Schaefer and Steinberg: no fire, just ice

MICHAEL OLESKER

February 09, 1992|By MICHAEL OLESKER

ANNAPOLIS -- One day, a funny thing happened to William Donald Schaefer and Melvin ''Mickey'' Steinberg.

They said hello.

''Good morning, governor,'' said Steinberg, as the two men accidentally passed each other in a State House hallway.

''Hello, Mickey,'' said Schaefer.

In the ever-deteriorating relationship between the two top officials of the state of Maryland, this is what is known in the trade as a full conversation. Each continued on his way without further words. And neither expects any further dialogue in the foreseeable future.

The state wrestles with its worst financial troubles in memory, and Mickey Steinberg is the man without a platform. Once, he'd have been a healer, a maker of deals, a conciliator of clashing opinions.

Now, he can't get his own boss to acknowledge his existence. The governor calls it a question of loyalty. The lieutenant governor calls it a question of ego, increasingly fed by the loyalists who surround Schaefer and point out any slights, real or imagined.

But the bottom line is this: Steinberg, one of the two or three savviest politicians around here, has been cut off from any official role he might have played as the state struggles through its winter of discontent.

''Frustrated?'' Steinberg said at week's end. ''Nah, the correct adjective would be saddened. Listen, Mickey Steinberg isn't important, and Don Schaefer isn't important. It's that we're the governor and lieutenant governor, and we're not supposed to let personal feelings get in the way of our constitutional duties.''

Schaefer's people blame the political divorce on last year's Linowes commission plan to revise the state tax structure and increase tax revenues by about $800 million.

Steinberg refused to get behind it. Schaefer considered this an act of disloyalty. If the governor wanted it, then the rest of his team was supposed to work for it.

''That's not the truth,'' Steinberg says. ''That's not the thing that divided us. Look, I was very fortunate in the first four years with the governor. He delegated a lot of things to me, and we had an outstanding legislative agenda. I got a lot of publicity, a lot of credit. In fact, an embarrassing amount.

''In the early days, he would beam and feel pride. But there are people around him who think light should only shine on the governor. I told him, I'm a victim of my own success.''

After the 1990 session, Steinberg says, ''Schaefer told me, 'The legislature gives you everything, they give me nothing.' I said, 'Governor, I work for you. I don't work for the governor of Delaware or New Jersey. My success is your success.'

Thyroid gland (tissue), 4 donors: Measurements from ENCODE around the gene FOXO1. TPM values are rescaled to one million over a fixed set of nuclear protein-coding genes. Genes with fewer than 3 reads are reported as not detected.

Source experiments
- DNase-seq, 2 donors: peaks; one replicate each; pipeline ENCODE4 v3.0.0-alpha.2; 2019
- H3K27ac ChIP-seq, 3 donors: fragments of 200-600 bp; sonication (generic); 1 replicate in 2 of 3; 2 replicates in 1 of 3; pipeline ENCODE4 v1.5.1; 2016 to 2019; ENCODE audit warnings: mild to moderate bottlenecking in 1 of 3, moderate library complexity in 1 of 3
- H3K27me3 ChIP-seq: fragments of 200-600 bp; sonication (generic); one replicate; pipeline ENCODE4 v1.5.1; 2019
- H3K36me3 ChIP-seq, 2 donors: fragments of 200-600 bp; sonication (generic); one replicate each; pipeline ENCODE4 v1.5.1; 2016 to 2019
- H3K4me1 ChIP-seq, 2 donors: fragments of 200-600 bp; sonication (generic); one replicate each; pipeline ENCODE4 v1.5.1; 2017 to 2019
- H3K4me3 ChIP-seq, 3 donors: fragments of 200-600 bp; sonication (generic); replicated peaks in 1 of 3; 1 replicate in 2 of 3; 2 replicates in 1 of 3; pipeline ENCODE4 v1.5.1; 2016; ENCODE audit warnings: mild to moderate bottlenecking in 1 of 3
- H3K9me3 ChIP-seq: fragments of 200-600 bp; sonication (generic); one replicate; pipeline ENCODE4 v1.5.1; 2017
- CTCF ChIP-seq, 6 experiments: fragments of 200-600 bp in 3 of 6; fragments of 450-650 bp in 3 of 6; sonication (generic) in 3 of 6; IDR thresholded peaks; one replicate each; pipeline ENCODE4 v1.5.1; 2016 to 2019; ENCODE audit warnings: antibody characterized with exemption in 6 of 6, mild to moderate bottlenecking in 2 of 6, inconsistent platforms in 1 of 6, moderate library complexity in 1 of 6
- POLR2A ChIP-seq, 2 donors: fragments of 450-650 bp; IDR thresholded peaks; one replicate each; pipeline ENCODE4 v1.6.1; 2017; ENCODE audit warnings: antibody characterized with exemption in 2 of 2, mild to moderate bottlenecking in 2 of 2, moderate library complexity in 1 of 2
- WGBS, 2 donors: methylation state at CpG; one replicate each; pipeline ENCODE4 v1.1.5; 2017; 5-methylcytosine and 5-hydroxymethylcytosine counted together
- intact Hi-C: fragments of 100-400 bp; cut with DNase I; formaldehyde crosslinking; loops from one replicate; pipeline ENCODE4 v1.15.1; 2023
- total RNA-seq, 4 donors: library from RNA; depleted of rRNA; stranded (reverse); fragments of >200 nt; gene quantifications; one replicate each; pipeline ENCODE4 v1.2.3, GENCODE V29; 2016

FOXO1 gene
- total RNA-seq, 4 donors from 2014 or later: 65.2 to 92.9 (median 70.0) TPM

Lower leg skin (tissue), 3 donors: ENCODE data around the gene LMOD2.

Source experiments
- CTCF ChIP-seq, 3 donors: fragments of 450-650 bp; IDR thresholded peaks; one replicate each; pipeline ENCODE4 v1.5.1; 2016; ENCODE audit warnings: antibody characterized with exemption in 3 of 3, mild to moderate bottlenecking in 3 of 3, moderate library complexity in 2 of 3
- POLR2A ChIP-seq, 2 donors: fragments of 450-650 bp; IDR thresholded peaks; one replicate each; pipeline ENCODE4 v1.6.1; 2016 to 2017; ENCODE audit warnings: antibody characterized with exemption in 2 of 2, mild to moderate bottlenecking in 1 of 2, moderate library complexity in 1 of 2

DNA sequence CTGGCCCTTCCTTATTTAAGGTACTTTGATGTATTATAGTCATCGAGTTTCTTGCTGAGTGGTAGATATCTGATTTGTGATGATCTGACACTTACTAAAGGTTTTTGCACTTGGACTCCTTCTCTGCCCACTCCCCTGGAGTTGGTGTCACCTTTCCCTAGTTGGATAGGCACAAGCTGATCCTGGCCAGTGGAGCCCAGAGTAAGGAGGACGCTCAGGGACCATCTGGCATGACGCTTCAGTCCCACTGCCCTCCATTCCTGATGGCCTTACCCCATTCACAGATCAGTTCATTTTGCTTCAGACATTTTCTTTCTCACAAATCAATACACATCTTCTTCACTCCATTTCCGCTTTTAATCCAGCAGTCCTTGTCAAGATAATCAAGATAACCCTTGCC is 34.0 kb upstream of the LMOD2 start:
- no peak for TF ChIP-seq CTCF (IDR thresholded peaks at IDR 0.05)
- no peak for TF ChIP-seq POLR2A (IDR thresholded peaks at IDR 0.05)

''A couple of days after the '90 session, he told me, 'I heard you after the session. You walked into that chamber and they applauded you and you sat on the rostrum for half an hour.' I said, 'I'm their former president. They know me for 20 years.' ''

Meanwhile, the governor's popularity continues to slide. According to a Mason-Dixon Political/Media Research poll, only one of five Marylanders -- 20 percent -- approves of the governor. That's a two-year drop from 68 percent approval in January 1990.

Nobody in the governor's office is shocked by the figures.

In tough economic times, the governor automatically gets blamed. And this particular governor has caught flak for his high-profile spending policies, which were preceded by some high-profile personal idiosyncrasies.

''To me,'' Steinberg says, ''one of the most disappointing aspects of these economic troubles is everyone saying we have two choices: increase taxes or cut programs. That's not the problem. And the recession isn't the problem.

''Nobody's giving attention to why our expenses have skyrocketed and our revenues haven't covered them. You don't have to be Einstein to see, in the last decade, the growth in social problems like 20,000 people in jail and all the tangential costs, the broken homes, the higher welfare, at the same time there's been this loss of federal moneys.

''We haven't made up our mind,'' Steinberg says, ''just what is the role of government? Are we involved in too many things? Have we gotten involved in so many things that we're overlooking the important ones, such as education? These are the questions we're not addressing.''

And, whatever questions Steinberg wants to address, the governor doesn't want to hear.

He's been frozen out of the action, to the point where he figures there's an attempt to get him to resign from office.

''Deep down, this is only a gut feeling I have, but I think there's a desire to make me frustrated and quit. They know I don't depend on this job for a living. I'm an attorney, I could go out and make a living.

''But, as long as the Lord gives me good health, I'll be here till the end. If something happened to the governor, I'd kick myself for the rest of my life.''

Final irony: Schaefer wants to run for mayor of Baltimore in three years. Steinberg wants to run for governor in two years.

What if they both win? Wouldn't it be interesting to see the future mayor of Baltimore come asking the future governor of Maryland for a little help?

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